User interface flow diagrams (UIFDs, for the purposes of this article) are a way to visually represent the screens your video game will have and how the user is going to get from one screen to another. It’s a great tool in software development in general, but it can also be very revealing about how to structure actions to get to the actual game play.
Developers do not usually like documenting, but trust me: UIFDs are something that fits on a single page yet helps you and other people radically understand the size and scope of your video game at a glance. Think about them as the treasure map of your product.
How to Use UI Flow Diagrams?
The different advantages of UIFDs are dependent on the phase your video game project is in.The good news is that if you’ve done them right from the very beginning, they will work as an information source throughout all the project’s life cycle.
The two basic things any UI diagram must contain are:
- Screen representations.
- Links between screens that are accessible between each other.
Having that as a baseline, you can give it as much detail as you need: special cases, conditions, annotations, wireframes, etc..
During the Design Phase
Probably the most important use of this kind of diagrams occurs in the design phase, so feel free to spend a lot of time on building it with your team. It can help raise discussion on new features that weren’t firstly thought. Use paper and pencil first, as people tend to feel it as something closer and it’s easier to make corrections or add things.
There is a simple rule to improve your video game’s usability based on the UI Diagram. Just pay attention to the “Sinkhole” screens, which are the ones where several arrows go in but none goes out. This will mean the user will be stuck if he ever reaches that screen. Let’s see it with a simplified example:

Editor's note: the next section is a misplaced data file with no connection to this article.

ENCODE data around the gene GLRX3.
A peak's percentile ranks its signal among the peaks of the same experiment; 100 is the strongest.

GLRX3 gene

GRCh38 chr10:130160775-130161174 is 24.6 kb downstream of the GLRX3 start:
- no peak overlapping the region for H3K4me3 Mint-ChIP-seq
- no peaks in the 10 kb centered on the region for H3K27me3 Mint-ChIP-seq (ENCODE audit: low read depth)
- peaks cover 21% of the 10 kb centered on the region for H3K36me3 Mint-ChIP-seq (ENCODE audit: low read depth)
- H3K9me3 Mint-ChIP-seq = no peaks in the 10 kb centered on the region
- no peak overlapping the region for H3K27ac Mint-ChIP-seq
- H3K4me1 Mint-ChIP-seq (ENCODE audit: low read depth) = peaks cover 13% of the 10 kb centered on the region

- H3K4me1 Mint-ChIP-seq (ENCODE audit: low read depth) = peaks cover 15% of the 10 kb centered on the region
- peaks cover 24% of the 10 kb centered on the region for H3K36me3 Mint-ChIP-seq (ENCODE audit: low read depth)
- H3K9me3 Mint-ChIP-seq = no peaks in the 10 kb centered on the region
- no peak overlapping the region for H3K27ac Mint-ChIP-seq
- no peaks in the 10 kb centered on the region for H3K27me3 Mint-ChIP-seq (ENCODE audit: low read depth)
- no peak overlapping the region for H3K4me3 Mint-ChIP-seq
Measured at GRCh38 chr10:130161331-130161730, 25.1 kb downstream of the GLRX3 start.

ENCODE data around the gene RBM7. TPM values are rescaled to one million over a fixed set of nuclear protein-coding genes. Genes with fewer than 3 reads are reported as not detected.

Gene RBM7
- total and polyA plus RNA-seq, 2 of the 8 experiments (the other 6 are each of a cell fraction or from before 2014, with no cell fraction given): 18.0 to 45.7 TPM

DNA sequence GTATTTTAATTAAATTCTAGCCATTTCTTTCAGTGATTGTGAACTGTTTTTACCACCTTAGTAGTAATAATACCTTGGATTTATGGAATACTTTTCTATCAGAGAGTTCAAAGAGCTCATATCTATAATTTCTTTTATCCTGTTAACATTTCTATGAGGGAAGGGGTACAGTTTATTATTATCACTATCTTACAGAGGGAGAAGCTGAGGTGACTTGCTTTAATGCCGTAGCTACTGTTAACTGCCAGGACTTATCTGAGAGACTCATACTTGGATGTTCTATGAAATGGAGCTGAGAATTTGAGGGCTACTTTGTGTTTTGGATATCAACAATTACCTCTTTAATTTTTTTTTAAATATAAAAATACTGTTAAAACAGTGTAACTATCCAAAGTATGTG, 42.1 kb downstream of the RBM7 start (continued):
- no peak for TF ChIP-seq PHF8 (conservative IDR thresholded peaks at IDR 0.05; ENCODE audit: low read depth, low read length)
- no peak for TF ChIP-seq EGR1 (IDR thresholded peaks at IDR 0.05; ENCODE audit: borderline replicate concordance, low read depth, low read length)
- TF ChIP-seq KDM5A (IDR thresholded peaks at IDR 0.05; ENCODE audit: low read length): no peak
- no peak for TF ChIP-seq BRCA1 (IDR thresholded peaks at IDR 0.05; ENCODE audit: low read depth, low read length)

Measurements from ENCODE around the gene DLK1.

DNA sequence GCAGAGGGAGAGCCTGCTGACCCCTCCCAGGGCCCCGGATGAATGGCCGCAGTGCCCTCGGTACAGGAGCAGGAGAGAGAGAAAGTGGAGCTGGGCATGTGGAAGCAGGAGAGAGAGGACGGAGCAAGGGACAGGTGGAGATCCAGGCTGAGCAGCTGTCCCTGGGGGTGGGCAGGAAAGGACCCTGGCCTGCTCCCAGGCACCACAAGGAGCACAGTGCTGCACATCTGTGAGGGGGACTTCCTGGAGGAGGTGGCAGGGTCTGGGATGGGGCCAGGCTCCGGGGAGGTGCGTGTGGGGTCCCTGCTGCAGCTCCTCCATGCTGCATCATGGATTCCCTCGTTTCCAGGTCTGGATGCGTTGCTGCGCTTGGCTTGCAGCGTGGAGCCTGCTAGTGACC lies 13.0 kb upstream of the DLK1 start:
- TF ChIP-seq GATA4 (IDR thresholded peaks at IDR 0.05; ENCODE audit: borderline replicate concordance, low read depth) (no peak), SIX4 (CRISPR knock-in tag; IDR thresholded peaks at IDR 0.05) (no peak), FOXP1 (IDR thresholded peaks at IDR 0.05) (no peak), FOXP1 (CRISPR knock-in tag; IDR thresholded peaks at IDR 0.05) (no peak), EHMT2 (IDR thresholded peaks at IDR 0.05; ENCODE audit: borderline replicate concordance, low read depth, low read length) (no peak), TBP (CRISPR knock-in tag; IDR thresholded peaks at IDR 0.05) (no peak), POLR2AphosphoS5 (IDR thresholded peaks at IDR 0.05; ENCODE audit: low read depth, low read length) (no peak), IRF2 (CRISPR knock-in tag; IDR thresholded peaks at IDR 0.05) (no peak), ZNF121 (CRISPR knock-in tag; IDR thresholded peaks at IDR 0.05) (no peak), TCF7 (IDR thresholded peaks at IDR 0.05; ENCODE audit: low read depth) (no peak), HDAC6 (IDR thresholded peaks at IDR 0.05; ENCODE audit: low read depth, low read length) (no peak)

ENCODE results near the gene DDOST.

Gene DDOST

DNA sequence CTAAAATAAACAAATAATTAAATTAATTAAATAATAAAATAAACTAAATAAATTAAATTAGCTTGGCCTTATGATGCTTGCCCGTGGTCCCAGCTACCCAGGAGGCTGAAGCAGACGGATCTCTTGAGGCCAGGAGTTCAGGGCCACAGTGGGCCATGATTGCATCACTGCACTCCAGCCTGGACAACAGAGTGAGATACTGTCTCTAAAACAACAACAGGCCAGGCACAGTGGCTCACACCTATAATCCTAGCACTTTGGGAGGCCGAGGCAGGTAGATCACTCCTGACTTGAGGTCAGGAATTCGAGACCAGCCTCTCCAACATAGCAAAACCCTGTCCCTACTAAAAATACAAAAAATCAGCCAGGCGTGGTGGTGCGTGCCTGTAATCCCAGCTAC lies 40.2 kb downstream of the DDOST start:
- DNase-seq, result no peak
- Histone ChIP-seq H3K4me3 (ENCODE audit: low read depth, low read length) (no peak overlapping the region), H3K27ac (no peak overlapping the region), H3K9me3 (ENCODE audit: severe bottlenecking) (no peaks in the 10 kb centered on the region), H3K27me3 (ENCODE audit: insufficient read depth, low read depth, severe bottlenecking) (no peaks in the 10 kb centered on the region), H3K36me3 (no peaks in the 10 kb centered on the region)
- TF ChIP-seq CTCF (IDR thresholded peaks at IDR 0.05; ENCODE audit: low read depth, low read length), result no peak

The “Buy player” screen is a Sinkhole because no arrow comes out. Furthermore, the user will not be able to know if he has really bought the player until he sees his team updated. The following UI Diagram would fix those usability issues:
During the Implementation Phase
Getting to the implementation phase doesn’t necessarily mean that the UIFD stops evolving. Indeed, it’s a good idea that the whole team keeps adding details after the corresponding discussions about it. Just try to maintain the decisions you have taken before or you end up with angry developers around.
UI Flow Diagrams can also be a tool to track implementation progress. If you add simple check boxes to each screen and interaction that needs to be developed, print the diagram, and stick it in some visible wall, developers can check once their work is done. It can help them understand visually how much work is ahead and how much they have already accomplished. If two developers are working on two screens that communicate between each other, this encourages dialog between them.
Is There a Standard Way to Draw Them?
UML doesn’t have a standard “screen diagram,” but some people reuse state charts or class diagrams to represent screens in an application. Bad news is that they are a bit removed from the concept of directly understanding the screens your video game will contain, as you can see in the following example about the Login page in Hotmail:
In the Agile world, there are as many types of UI diagrams as mushrooms in Mario. It depends on the level of detail you want to achieve, the way your team will understand it better, or how mature your video game is. It is a matter of using the ones that fit better each situation and as the project evolves have more complex versions of the initial one.
For example, you can go from the simplest one—just boxes for screens and arrows for navigation:
Or include wireframes for every screen giving more detail about each interaction:
What Tools Will Help Me?
There are a bunch of software tools out there to build this and any other kind of diagrams. The examples in this article have been made with Microsoft PowerPoint or WireframeSketcher. Pencil or Visio are some others I would recommend as well. The simplicity of the UI Flow Diagram is the key to its success, so don’t try to over complicate the drawings and use programs you already know.
Have you ever used UI Flow Diagrams before? Have I convinced you to start using them? Even if your video game has already been launched you will probably see some usability improvements when applying this technique. We will be happy to read that feedback in the comments section